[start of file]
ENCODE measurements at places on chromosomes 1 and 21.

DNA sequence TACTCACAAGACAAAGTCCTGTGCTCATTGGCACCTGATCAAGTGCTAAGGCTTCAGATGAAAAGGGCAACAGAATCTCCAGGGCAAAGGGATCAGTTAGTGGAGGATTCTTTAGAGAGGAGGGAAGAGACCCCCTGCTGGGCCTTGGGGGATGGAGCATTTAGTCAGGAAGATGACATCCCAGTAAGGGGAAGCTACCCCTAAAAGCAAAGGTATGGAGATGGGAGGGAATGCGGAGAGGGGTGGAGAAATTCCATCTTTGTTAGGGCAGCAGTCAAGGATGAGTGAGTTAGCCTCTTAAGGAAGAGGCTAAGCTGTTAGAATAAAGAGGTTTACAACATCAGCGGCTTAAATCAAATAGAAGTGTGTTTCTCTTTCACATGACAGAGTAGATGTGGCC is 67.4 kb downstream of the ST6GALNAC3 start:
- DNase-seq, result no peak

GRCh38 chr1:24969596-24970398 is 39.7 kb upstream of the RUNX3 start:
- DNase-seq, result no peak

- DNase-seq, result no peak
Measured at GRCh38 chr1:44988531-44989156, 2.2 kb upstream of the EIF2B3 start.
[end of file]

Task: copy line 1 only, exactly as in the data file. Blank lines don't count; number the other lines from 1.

ENCODE measurements at places on chromosomes 1 and 21.